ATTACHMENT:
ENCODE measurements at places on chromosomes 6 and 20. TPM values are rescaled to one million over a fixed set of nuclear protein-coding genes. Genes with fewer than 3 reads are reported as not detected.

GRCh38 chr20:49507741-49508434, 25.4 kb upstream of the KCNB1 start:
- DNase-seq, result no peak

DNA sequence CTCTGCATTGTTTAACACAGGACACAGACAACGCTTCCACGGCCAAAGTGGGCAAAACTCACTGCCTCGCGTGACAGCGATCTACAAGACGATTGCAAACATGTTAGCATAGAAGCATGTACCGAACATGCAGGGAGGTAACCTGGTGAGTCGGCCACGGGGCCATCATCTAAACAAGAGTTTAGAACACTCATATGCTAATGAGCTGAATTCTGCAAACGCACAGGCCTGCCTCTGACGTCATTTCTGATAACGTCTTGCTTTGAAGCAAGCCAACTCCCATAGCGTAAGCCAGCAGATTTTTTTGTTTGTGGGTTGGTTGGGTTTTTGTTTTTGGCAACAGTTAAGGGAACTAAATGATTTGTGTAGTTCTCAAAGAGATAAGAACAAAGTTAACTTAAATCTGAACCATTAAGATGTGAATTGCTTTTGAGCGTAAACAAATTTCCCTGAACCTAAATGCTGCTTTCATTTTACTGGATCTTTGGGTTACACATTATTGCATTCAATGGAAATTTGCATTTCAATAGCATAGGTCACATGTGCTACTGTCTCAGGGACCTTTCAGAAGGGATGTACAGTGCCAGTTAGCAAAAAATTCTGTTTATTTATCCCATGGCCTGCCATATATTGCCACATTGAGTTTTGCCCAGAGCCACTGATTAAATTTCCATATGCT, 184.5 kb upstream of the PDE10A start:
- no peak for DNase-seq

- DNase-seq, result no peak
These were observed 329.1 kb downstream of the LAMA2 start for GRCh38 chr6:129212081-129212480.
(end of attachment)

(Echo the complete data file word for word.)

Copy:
ENCODE measurements at places on chromosomes 6 and 20. TPM values are rescaled to one million over a fixed set of nuclear protein-coding genes. Genes with fewer than 3 reads are reported as not detected.

GRCh38 chr20:49507741-49508434, 25.4 kb upstream of the KCNB1 start:
- DNase-seq, result no peak

DNA sequence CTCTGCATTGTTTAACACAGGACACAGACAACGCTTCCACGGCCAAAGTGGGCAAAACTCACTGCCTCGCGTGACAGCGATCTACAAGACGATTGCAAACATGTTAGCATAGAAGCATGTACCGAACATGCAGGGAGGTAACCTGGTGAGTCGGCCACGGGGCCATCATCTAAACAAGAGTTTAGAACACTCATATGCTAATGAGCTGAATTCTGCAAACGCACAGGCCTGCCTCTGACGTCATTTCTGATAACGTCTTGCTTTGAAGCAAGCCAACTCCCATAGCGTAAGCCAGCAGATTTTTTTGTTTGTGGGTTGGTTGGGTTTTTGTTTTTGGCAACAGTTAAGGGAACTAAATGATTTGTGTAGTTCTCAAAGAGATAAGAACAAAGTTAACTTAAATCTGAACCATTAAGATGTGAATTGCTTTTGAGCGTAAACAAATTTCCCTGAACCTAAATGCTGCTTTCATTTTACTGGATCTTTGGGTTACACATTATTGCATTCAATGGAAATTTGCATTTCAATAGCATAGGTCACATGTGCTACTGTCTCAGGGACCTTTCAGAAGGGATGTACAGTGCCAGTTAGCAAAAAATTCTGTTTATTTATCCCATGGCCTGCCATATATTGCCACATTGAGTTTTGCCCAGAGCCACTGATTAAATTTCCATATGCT, 184.5 kb upstream of the PDE10A start:
- no peak for DNase-seq

- DNase-seq, result no peak
These were observed 329.1 kb downstream of the LAMA2 start for GRCh38 chr6:129212081-129212480.